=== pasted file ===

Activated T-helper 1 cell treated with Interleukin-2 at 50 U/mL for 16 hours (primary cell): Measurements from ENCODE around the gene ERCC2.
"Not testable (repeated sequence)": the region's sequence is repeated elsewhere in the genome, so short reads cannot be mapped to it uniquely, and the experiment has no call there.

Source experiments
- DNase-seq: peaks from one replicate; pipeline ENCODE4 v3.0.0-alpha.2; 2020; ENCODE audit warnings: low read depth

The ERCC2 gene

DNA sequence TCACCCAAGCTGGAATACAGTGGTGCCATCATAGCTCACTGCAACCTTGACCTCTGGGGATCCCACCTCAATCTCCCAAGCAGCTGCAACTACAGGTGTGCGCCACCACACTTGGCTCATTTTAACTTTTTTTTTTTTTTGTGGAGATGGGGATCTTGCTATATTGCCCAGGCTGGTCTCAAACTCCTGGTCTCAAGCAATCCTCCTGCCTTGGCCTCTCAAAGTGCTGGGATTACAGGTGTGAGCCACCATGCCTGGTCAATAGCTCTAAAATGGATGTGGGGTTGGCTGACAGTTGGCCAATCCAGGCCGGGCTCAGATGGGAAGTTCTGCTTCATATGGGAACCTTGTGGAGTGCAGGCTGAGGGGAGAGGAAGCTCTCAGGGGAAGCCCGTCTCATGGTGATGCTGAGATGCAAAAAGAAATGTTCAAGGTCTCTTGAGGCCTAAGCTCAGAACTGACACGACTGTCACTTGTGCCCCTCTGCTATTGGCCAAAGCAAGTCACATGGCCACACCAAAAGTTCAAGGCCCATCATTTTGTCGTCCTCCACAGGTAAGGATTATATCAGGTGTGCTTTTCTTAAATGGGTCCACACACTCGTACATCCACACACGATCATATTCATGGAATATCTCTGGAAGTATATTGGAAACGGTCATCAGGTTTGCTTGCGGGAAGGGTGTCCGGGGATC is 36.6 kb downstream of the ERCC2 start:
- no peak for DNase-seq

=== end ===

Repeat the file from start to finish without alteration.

Activated T-helper 1 cell treated with Interleukin-2 at 50 U/mL for 16 hours (primary cell): Measurements from ENCODE around the gene ERCC2.
"Not testable (repeated sequence)": the region's sequence is repeated elsewhere in the genome, so short reads cannot be mapped to it uniquely, and the experiment has no call there.

Source experiments
- DNase-seq: peaks from one replicate; pipeline ENCODE4 v3.0.0-alpha.2; 2020; ENCODE audit warnings: low read depth

The ERCC2 gene

DNA sequence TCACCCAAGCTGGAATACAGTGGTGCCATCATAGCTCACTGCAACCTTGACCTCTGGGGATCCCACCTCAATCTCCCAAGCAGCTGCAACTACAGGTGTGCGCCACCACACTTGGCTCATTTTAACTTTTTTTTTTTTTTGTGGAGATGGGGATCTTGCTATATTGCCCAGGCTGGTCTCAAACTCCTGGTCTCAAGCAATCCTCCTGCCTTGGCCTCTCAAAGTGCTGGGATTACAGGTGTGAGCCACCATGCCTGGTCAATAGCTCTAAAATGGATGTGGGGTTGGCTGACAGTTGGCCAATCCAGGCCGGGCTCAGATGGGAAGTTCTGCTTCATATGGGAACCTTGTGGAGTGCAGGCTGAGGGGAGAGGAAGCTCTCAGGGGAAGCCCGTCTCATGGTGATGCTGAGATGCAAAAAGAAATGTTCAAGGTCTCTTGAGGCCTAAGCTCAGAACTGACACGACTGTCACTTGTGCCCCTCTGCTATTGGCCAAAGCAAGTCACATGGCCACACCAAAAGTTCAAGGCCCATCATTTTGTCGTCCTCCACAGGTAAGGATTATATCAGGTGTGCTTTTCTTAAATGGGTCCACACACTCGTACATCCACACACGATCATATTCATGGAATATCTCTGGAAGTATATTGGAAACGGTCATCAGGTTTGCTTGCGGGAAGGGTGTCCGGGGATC is 36.6 kb downstream of the ERCC2 start:
- no peak for DNase-seq